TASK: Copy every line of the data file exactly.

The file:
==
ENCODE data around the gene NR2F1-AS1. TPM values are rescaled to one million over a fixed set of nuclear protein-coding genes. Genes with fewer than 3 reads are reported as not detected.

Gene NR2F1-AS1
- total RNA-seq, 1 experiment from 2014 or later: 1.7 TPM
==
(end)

ENCODE data around the gene NR2F1-AS1. TPM values are rescaled to one million over a fixed set of nuclear protein-coding genes. Genes with fewer than 3 reads are reported as not detected.

Gene NR2F1-AS1
- total RNA-seq, 1 experiment from 2014 or later: 1.7 TPM